Muharram in Bombay, c. 1893-1912

Posted by bint battuta on November 21, 2013 · 17 mins read
Muharram rituals associated with Shi'a communities in the Middle East and commemorating Ashura signify the division of Shi'a from Sunni communities. However, Muharram rituals metamorphosed into non-Shi'i rituals in India. As Kidambi (2007) remarks, even Hindus participated in the rituals in Mumbai during the nineteenth century. In fact, observing Ashura day was an inter-community/inter-religion event and the procession on Ashura day was the greatest festival of Mumbai during the nineteenth century, often called the taboot procession. Birdwood (1915) described the procession as the most picturesque event of South Asia.

The Muharram rituals in Mumbai have radically changed since the nineteenth century. The commemorative act as an inter-communal festival came to an end with the riot of 1893. Edwardes, the Commissioner of Police of Bombay at the time, argued that the riot of 1893 broke out as a result of the Hindu Nationalist movement led by Tilak. The movement was initially anti-British, but Tilak widened his movement against Muslims as well (Edwardes 1923, 104—105). Violence between Muslims and Hindus during the month of Muharram became so frequent in the following years that colonial authorities put tight regulations in place regarding the Muharram rituals. The regulation imposed in 1912, during Edwardes' era, was particularly important in transforming the Ashura commemoration in Mumbai. This regulation banned the issuing of licences for non-Muslims who wished to carry out the procession. In reality, the regulation (1912) indirectly stopped the procession and was part of the process that gradually made the commemoration a solely Shi'i ritual in Mumbai. Although the Ashura commemoration is still known as the Muslims' (both Shi'a and Sunni) ritual in Indian cities, it is mainly a Shi'i ritual in Mumbai.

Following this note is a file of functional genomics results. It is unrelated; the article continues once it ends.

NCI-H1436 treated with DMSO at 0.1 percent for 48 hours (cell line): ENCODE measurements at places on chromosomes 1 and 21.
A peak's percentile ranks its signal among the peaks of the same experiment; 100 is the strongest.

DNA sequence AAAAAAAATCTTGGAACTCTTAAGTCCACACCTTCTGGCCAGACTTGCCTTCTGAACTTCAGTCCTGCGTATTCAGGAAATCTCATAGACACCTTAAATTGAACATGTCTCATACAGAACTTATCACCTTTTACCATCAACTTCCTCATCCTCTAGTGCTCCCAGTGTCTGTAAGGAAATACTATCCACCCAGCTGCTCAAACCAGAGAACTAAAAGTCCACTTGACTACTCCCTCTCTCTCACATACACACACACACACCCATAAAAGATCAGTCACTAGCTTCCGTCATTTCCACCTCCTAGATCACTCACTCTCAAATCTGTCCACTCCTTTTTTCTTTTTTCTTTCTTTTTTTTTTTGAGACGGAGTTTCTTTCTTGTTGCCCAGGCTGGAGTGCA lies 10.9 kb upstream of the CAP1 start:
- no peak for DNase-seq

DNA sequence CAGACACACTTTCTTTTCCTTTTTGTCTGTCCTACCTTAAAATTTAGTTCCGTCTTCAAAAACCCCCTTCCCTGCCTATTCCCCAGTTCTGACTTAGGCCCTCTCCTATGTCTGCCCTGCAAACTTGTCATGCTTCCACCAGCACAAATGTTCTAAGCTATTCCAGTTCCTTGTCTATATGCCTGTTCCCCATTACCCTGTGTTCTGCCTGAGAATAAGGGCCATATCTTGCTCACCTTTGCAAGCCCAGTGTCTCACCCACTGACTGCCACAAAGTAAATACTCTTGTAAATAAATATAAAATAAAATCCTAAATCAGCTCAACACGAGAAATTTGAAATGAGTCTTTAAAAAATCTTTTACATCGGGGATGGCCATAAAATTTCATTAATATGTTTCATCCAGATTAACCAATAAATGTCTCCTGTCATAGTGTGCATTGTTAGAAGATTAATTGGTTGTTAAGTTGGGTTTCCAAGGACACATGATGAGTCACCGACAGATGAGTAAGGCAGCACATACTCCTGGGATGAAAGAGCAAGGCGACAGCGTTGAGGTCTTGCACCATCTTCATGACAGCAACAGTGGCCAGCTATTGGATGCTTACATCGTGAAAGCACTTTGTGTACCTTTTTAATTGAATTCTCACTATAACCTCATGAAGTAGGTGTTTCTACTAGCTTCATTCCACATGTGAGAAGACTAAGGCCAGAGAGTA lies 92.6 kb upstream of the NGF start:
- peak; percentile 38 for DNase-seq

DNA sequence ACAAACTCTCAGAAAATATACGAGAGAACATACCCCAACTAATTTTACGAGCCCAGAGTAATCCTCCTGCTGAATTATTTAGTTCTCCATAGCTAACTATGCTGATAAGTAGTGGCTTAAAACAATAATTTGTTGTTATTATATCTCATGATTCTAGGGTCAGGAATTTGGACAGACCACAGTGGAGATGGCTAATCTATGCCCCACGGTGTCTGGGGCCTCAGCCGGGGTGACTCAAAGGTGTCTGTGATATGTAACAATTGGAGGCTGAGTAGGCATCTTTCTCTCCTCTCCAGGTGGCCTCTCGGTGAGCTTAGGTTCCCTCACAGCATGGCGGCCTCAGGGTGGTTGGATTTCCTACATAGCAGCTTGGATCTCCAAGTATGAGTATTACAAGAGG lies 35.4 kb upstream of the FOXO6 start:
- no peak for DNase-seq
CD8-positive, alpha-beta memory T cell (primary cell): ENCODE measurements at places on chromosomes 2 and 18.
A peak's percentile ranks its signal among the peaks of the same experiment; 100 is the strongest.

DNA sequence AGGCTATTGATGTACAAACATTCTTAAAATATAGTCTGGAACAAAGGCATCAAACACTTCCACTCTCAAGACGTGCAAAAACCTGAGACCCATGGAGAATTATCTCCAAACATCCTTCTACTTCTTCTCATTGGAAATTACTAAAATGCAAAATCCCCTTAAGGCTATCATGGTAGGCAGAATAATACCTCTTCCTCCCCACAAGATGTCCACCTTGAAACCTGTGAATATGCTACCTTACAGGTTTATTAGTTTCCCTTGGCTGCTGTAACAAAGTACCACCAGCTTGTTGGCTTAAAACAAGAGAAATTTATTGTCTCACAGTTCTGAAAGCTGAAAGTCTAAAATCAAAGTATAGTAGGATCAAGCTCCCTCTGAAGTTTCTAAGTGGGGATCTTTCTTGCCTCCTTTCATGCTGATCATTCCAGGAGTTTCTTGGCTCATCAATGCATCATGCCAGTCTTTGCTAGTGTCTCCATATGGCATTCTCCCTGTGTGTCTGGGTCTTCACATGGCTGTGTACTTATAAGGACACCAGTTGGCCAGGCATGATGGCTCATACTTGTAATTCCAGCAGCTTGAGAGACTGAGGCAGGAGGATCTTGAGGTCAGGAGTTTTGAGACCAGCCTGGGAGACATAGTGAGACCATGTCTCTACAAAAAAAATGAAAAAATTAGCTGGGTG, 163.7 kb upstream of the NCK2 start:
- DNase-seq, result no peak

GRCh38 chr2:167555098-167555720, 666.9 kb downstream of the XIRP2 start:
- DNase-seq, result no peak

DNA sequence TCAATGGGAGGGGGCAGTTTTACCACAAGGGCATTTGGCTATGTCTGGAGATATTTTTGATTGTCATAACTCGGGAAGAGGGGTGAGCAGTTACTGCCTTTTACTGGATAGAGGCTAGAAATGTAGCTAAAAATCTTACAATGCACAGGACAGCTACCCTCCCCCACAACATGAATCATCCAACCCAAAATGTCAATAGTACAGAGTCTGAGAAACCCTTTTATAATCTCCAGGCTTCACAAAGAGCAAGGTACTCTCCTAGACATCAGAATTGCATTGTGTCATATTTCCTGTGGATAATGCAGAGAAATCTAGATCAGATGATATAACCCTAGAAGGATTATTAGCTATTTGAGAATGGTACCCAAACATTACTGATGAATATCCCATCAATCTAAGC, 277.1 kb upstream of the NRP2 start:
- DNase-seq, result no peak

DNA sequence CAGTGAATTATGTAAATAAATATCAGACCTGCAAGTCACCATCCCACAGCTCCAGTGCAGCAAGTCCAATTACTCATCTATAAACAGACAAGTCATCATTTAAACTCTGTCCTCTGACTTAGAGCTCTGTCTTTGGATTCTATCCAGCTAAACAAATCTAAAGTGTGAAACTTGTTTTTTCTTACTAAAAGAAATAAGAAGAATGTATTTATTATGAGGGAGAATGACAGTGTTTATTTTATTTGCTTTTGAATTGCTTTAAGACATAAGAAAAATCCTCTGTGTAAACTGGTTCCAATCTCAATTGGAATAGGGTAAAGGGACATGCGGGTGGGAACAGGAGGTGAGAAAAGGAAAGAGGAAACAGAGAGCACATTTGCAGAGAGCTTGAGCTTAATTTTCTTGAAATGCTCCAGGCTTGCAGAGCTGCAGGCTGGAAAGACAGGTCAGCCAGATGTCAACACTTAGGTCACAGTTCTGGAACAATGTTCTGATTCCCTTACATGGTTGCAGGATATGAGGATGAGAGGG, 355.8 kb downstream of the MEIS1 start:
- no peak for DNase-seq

from Reza Masoudi Nejad, Practising Fractal Shi'i Identities through Muharram Rituals in Mumbai

Muharram procession in Bombay, c.1880. Muharram procession in Bombay, c.1880.